both conceptions -- the unitary and the trinitary -- meet and are resolved in their archetype, which is none other than the Absolute at once immutable and radiating; being what It is, the Absolute cannot not be immutable, and It cannot not radiate. Immutability, or fidelity to itself; and Radiation, or gift of Itself; therein lies the essence of all that is (Schuon).
Problem is, immutable and radiating are a bit like particle and wave herebelow. But in nether case is there contradiction, rather, complementarity, i.e., two views of a single reality.
Hmm. There are as many paths back down as there are up, and we're trying to choose just one.
Come to think of it, if you really want to feel overwhelmed, there are as many paths as there are individuals. And ultimately, each person is essentially a path back to God. Or from God. Your choice.
The image comes to mind of a body stretched over an abyss so others can scurry over. But we'll bridge that cross when we get to it.
As Fr. Garrigou explains, even a single trail presents the vertical wayfarer with "great variety": "one part crosses the plain, another climbs more or less steep slopes; part of the road can be covered in daylight, part at night, and that in fair or stormy whether," etc.
At the moment, for example, there's a bit of fog in our channel, but we're forging ahead anyway. Damn the torpidity!
In any event, there is no stasis in this cosmos, not even if we're mouldering in the doldrums: for as Garrigou says in The Three Ages of the Interior Life -- and he's boiling down the collective testimony of centuries of pneumanautical adventurers -- "Not to advance is to retrogress."
That's pretty much our daily directive, isn't it?: oneward, inword, upward! What's the alternative?
Nor is our progress -- or our retrogression, for that matter -- at a uniform rate of speed. Rather, -- at both ends, evidently -- our velocity increases as we approach the singularity (or diversity, depending):
the soul ought to advance more rapidly toward God as it approaches Him more closely and is more drawn by Him, just as the stone falls more rapidly as it draws near the earth which attracts it.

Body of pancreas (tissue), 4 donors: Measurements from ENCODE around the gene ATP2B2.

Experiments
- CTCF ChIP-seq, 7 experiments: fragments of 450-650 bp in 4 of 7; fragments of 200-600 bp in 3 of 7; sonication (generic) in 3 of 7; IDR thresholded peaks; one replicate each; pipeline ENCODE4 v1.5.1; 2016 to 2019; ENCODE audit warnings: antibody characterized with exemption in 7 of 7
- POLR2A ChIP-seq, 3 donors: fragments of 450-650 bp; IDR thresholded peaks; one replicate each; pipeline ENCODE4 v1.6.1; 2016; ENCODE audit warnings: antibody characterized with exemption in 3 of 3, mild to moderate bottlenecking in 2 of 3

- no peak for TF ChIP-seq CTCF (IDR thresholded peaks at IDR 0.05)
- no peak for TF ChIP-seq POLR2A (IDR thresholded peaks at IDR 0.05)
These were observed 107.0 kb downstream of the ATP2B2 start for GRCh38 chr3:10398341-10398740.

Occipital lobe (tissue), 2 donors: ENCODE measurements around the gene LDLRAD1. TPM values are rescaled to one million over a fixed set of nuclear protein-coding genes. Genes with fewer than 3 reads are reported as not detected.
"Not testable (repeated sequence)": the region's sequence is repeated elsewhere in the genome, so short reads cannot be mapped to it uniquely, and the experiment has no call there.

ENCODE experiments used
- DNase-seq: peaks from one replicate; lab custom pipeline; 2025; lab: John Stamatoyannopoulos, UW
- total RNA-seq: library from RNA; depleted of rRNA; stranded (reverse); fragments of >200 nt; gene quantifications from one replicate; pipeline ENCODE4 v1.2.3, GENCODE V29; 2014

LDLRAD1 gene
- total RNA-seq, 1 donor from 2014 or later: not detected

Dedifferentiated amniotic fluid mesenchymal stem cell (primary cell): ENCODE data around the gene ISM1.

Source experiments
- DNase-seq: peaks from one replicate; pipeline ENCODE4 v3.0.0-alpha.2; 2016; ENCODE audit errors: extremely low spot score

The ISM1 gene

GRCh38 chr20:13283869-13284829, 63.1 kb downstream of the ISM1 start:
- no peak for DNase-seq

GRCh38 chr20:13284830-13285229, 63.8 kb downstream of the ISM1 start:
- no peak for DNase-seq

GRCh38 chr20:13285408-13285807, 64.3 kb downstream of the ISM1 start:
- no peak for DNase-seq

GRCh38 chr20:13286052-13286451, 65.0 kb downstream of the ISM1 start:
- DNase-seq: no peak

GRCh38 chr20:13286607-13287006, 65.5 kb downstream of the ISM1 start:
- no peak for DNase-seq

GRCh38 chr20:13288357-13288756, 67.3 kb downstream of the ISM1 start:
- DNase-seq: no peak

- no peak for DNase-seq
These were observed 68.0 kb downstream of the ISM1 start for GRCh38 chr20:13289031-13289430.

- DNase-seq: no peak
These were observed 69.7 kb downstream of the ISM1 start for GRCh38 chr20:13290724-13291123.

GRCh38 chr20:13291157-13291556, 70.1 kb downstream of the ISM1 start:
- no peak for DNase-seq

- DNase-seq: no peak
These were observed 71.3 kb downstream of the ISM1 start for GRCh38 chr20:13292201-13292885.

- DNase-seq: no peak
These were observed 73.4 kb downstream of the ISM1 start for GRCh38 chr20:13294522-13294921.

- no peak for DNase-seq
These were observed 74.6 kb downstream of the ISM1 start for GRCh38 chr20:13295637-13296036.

Vertical gravity. Which, come to think of it, isn't so much an attraction as it is the tendency of space to curve around large objects.
Now, what is the largest object? Yes, it is what men call God, but recall the image of the point surrounded by concentric circles: supposing you're a vertically untutored physicist orbiting around the center. Obviously, the circle is larger than the point, which is inconceivably -- literally -- small. Physics wins!
But the physicist loses, in the time-honored manner of "gaining the whole material world while losing your immaterial soul." Yes, it's one of those pyrrhic victories in which the operation is a total success. Only the patient died.
So let's make a memo to ourselves: don't do that. It's not just soph-destructive, it's plain stupid, the height of absurcularity.
Back to our mountaintop. Before descending, let's have a look around. Interesting. Here is a house with three doors. Well then, let's invite ourselves in!
That's okay. The doors are labeled; or rather, each has a main heading in ALL CAPS, with various subheadings below. One door says ABSOLUTE. A second says INFINITE. The third says PERFECTION.
From outside, these appear as three different aspects or dimensions or modes. But behind the doors these three are somehow one. It's a bit like the Deep State: we know it's there because its effects are obvious, but there's nothing we can do about it.
Another image comes to mind of a triangular mountain. At its peak is the peak of another mountain, this one upside down. The three doors are at the point of contact between the peaks, but upper mountain is off limits, at least in this life. Among other things, it is infinite, while we aren't.
Note, however, that "infinite" has no positive content. Rather, it's just the negation of finitude. We know all about finitude, since we're plunged into it. What is its negation? Just nothing? No, it's something alright, both in form and content, respectively, for it is the radiation of the sovereign good, precisely.
Put it this way: as Plato well understood, it is in the nature of the Good to communicate, i.e., to radiate, itself. What good would the Good be if it kept all the goodness to itself? Not very!
Which leads to the subheadings on the doors, alluded to above. Or rather, it is like one of those blinky toys: tilt it one way and it says ABSOLUTE. Tilt it another way and it says FATHER. For which reason we just say ABBASOLUTE.
Now, the FATHER is necessary being, except in the ghetto, but that will take us far afield. And there is no FATHER in the absence of the SON, so he too partakes of necessary being in a "secondary" (so to speak) way. And of necessity they have a "relationship," this being what is called HOLY SPIRIT.
Here again, tilt the blinky and we see ABSOLUTE, GOOD (or PERFECT), and RADIATION. We also see a number of other primordial trinities, so I think we're on to something. To be continued.